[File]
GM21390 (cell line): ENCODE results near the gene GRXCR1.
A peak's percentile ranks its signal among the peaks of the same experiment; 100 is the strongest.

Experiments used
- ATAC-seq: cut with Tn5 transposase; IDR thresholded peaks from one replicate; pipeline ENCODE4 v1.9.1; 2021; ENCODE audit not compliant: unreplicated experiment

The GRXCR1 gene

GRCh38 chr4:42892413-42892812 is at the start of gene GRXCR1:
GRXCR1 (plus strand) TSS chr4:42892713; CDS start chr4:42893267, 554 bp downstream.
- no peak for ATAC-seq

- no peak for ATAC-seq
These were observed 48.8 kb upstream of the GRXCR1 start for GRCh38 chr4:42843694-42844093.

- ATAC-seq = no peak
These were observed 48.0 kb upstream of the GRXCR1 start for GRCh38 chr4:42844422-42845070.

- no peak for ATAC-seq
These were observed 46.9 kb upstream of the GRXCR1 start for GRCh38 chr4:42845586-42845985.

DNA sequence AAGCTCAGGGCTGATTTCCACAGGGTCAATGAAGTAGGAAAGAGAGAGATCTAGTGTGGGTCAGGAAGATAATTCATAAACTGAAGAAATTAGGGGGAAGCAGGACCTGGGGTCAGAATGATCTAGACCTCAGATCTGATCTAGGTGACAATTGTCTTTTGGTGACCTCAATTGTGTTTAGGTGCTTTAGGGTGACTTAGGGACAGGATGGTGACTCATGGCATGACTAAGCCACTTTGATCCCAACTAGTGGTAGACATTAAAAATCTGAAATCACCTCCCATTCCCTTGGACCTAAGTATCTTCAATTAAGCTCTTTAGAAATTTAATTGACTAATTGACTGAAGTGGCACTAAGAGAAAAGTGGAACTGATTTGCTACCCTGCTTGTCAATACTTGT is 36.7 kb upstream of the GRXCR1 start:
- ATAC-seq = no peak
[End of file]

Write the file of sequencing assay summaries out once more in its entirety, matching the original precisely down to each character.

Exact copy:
GM21390 (cell line): ENCODE results near the gene GRXCR1.
A peak's percentile ranks its signal among the peaks of the same experiment; 100 is the strongest.

Experiments used
- ATAC-seq: cut with Tn5 transposase; IDR thresholded peaks from one replicate; pipeline ENCODE4 v1.9.1; 2021; ENCODE audit not compliant: unreplicated experiment

The GRXCR1 gene

GRCh38 chr4:42892413-42892812 is at the start of gene GRXCR1:
GRXCR1 (plus strand) TSS chr4:42892713; CDS start chr4:42893267, 554 bp downstream.
- no peak for ATAC-seq

- no peak for ATAC-seq
These were observed 48.8 kb upstream of the GRXCR1 start for GRCh38 chr4:42843694-42844093.

- ATAC-seq = no peak
These were observed 48.0 kb upstream of the GRXCR1 start for GRCh38 chr4:42844422-42845070.

- no peak for ATAC-seq
These were observed 46.9 kb upstream of the GRXCR1 start for GRCh38 chr4:42845586-42845985.

DNA sequence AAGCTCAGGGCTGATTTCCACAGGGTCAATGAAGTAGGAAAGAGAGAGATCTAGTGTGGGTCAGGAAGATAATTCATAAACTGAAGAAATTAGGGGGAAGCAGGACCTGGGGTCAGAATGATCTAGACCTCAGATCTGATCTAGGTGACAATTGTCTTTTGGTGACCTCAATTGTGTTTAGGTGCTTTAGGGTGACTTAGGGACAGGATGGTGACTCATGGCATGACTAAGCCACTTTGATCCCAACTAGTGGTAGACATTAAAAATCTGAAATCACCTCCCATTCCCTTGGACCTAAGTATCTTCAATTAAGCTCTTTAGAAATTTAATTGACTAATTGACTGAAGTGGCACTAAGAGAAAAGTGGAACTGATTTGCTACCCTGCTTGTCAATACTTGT is 36.7 kb upstream of the GRXCR1 start:
- ATAC-seq = no peak